I spun the Aerobat ten times, for some reason it would not respond to a recovery immediatly. In a flash of a moment, I though about my friend Frank Jenkinson who perished in a Pitts Special after getting into a spin; then I though about the time we went around about 14 times also in a C150 and recovered 300 feet above Scugog island.
I decided I was not going to auger into Lake Ontario, pushing the yoke forward did the trick and I recovered, albeit, rather low. Now I can better understand why low and some high time pilot suffer the final mistake. It’s easy to say don’t panic, your mind is racing a mile a minute, you think it over, you are going around and trying to make sense of why there is no recovery. Giving up is of course not an option.
Spin training should be made mandatory and should be re introduced into ab anito training, correction, all pilots should undergo aerobatic and spin training.
The most frightening spin experience I ever had was years ago when I entered an inverted flat spin, (it was intended, not an accident) in the single place Pitts everything was a blur. I though about bailing, but I knew I would not have got out, finally with the power off, the rotation slowed and I pushed out. I went on to do inverted and upright spins at Airshows.
The problem is when you think the recovery is not working, you try something that aggravates the spin recovery, that’s the final step to a fatality.
The first step is to understand the aerodynamics of the spin, then understand the recovery.
When the Zlin 242 was first introduced into Canada, I flew the aircraft with a gentleman. Then I flew with a flight instructor who was current on the Zlin.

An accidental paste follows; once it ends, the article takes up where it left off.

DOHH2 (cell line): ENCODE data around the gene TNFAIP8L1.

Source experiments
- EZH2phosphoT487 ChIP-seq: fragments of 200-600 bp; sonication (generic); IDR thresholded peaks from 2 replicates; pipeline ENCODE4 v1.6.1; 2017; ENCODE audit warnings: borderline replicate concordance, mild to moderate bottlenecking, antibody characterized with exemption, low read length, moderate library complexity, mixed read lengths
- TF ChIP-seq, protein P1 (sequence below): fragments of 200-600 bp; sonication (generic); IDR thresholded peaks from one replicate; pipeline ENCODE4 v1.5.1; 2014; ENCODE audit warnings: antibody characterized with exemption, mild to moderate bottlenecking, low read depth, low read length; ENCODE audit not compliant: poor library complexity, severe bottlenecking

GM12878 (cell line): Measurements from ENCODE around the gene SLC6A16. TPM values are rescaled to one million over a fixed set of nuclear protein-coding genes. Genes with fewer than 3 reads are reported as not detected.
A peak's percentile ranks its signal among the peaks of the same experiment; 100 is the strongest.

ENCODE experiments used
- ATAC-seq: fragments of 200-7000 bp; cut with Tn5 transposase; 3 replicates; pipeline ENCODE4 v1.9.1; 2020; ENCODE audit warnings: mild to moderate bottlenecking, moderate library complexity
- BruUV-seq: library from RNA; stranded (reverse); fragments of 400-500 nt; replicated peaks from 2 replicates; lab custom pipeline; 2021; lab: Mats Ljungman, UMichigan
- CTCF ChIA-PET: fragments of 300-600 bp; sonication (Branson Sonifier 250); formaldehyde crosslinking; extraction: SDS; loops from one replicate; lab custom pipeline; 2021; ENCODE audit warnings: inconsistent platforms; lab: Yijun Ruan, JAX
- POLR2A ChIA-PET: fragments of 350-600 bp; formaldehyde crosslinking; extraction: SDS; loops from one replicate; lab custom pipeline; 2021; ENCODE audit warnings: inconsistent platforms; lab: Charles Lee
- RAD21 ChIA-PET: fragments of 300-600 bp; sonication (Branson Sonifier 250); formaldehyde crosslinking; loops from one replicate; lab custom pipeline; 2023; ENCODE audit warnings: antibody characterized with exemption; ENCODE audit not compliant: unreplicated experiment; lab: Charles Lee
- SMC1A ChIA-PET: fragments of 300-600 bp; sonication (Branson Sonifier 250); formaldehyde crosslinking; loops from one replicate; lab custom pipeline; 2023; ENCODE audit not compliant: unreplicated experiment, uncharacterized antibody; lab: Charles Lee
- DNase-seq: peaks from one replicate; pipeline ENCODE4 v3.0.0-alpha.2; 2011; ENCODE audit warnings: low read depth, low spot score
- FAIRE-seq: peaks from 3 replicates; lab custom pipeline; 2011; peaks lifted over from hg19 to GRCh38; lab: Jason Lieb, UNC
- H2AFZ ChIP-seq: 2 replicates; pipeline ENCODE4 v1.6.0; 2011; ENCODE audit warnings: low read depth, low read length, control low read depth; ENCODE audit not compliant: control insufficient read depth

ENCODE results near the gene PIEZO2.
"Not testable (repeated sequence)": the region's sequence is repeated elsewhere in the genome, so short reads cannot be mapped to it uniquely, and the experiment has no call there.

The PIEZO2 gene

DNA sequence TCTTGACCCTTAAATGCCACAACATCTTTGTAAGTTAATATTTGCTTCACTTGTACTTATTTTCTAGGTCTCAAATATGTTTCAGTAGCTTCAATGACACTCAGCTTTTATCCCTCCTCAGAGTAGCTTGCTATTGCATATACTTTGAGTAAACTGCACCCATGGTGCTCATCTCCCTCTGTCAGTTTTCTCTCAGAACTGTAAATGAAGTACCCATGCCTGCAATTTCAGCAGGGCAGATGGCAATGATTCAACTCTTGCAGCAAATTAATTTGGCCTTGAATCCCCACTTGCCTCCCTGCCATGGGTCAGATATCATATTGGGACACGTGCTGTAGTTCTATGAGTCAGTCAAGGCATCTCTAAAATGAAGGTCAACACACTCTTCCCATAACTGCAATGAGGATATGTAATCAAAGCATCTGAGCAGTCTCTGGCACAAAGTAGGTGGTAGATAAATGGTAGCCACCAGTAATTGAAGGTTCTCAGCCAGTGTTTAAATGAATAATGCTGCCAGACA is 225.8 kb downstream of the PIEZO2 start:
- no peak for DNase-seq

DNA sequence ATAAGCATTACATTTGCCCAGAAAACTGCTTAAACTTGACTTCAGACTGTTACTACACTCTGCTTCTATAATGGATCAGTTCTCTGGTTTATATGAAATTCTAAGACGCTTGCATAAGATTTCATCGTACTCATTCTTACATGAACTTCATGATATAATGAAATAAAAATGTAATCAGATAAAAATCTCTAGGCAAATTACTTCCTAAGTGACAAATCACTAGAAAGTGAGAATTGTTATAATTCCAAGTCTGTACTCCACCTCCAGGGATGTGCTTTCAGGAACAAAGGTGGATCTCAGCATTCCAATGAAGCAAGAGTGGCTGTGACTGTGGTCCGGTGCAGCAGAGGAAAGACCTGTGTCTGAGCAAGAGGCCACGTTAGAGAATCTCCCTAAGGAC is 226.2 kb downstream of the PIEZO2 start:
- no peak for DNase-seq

I remember completing a 360 inverted turn in the 242. I was told at the time when you spun the 242 you need about 30 lbs of pressure to unstick the stall, I never experienced any of that.
I did some old country loops and rolls in the 242. I was flying unlimited at the time and performing at Air Shows. Of course, the Zlin is no Pitts, but nice gentle aerobatics, nevertheless. I read on the Cessna site that an flight instructor and a student went into a spin on a Cessna 150 that went flat after 6 turns. I couldn’t understand why this happened, perhaps the C of G was displaced. It seems they unstrapped themselves and moved forward and this provided the recovery. I have no comments, I wasn’t there.
I, on purpose several years ago spun a Cessna 150 with a man named Patrick George, with the power on, I demonstrated in spin aileron, then out spin aileron, I demonstrated this on numerous occasions in my 2 Place Pitts Special when I was teaching Aerobatics, so why not in the Cessna 150, when I gave it out spin aileron, the aircraft nose rose to about 20 deg above the horizon, I remember Pat George saying he couldn’t see the ground over the glare shield. yes, we were flat, nothing new, this looked somewhat like the 2 Place Pitts when we went flat, certainly not the same in the single Pitts, that was always a wild ride.